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POP REVIEW : Jimmy Cliff Hanging on Verge of Vegas

August 24, 1989|DON SNOWDEN

Jimmy Cliff, headlining the Palace in Los Angeles on Tuesday, found a novel way around his perennial dilemma of dealing with an audience primed to hear the hits from "The Harder They Come." He did sing three tunes from the 1972 movie that made him reggae's first international star, but two of them--"By the Rivers of Babylon" and "Johnny Too Bad"--were Jamaican hits for other artists.

Cliff is currently without an American label, and his nearly two-hour set before a half-filled house on the first of his two nights at the Palace didn't seem likely to change that situation. (Cliff's show tonight at the Belly Up Tavern in Solana Beach is sold out.)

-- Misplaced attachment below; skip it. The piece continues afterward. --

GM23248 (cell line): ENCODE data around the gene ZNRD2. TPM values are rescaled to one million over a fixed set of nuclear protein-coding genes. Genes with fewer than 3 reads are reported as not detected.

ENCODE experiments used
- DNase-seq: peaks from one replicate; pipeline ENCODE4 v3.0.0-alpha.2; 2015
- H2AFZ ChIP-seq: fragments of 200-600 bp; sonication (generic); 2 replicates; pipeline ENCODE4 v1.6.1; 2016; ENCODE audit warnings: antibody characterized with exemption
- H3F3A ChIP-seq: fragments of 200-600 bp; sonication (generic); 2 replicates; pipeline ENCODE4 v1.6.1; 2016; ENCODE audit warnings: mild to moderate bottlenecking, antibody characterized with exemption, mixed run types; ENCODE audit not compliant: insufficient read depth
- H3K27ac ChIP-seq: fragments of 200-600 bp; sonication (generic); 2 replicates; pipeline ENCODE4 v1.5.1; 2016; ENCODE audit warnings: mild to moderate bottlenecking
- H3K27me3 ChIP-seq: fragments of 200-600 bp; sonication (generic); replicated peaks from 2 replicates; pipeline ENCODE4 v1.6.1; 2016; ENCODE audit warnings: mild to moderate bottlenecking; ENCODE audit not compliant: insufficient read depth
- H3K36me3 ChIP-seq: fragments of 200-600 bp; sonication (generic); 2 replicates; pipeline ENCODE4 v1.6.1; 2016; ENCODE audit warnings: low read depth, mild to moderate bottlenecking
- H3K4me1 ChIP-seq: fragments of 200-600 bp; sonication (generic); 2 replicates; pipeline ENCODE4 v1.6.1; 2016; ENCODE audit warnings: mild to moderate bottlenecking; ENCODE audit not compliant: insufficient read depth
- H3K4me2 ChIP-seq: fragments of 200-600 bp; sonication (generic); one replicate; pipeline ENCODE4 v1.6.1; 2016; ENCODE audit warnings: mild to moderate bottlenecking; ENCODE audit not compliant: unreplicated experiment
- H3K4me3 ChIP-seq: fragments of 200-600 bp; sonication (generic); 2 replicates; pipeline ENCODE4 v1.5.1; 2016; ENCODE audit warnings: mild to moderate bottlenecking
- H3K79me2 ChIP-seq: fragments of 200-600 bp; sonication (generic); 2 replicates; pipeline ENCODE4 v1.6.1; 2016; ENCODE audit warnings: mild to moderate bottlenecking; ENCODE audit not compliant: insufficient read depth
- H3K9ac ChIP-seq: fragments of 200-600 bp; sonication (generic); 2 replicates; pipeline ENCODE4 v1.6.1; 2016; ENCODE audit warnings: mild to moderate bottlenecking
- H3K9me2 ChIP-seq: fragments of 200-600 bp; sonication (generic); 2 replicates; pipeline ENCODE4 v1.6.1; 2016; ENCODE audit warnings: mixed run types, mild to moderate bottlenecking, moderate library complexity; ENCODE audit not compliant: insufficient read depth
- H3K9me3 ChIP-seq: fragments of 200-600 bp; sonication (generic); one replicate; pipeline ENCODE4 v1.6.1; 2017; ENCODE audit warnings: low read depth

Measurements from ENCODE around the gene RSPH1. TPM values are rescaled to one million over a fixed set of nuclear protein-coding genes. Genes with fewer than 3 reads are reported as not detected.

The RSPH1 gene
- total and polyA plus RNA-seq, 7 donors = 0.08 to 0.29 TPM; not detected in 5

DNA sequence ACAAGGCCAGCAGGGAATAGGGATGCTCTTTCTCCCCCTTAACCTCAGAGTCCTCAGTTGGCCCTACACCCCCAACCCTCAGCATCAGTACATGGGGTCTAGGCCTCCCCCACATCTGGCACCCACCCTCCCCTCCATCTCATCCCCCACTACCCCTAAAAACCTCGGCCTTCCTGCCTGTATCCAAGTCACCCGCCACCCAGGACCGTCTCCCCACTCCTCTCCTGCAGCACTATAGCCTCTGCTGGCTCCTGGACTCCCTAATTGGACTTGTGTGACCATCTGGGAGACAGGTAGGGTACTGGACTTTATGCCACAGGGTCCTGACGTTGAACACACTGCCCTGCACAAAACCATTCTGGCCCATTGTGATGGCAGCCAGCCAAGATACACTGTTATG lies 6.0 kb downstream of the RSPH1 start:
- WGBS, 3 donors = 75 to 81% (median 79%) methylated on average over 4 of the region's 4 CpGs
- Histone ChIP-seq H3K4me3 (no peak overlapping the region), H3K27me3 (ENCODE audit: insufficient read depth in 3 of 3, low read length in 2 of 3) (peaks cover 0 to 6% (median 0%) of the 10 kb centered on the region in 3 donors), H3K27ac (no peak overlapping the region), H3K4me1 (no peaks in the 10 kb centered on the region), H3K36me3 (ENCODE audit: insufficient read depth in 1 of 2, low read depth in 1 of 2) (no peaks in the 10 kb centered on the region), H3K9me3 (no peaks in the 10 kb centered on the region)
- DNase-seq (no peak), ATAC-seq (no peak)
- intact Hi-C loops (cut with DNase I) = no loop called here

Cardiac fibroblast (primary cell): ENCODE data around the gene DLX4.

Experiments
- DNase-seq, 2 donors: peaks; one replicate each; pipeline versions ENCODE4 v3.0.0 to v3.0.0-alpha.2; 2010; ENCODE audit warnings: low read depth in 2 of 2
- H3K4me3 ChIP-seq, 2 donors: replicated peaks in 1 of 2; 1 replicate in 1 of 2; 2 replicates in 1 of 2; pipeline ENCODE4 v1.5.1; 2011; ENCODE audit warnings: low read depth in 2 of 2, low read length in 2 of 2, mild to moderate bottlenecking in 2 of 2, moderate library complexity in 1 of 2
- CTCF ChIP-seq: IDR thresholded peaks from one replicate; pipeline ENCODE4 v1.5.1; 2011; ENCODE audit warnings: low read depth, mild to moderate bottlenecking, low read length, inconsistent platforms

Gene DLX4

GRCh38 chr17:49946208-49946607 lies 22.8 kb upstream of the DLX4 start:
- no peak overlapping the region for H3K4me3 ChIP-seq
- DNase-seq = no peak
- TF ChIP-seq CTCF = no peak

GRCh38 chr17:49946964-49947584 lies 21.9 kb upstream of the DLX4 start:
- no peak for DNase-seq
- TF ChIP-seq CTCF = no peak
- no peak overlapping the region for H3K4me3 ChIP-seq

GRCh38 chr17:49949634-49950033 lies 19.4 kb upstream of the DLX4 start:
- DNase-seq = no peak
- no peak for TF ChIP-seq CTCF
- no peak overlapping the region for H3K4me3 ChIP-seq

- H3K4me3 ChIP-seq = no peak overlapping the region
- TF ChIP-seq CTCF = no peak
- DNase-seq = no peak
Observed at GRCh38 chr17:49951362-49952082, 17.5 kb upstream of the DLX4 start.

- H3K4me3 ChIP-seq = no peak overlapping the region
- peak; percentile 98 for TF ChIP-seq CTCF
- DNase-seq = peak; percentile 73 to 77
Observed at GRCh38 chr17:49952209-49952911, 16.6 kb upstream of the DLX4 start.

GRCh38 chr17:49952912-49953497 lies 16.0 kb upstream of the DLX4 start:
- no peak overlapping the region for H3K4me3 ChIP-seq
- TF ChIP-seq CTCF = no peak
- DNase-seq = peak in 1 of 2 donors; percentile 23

Following an effective opening medley that found Cliff backed only by keyboards, bass and bongos, the arrangements became a hodgepodge of mismatched elements while the lyrics tackled serious subjects in puerile, programmatic fashion.

Cliff's athletic stage presence was initially appealing, but his performance progressively took on the something-for-everyone cast of a reggae artist headed for a Vegas-style nightclub circuit. The high point was the audience's unprompted reply to Cliff's melismatic wailing at the end of one song. Cliff seemed genuinely surprised at the response--it was one of those rare moments of uncontrived audience participation that so many performers strive to achieve with tired routines.

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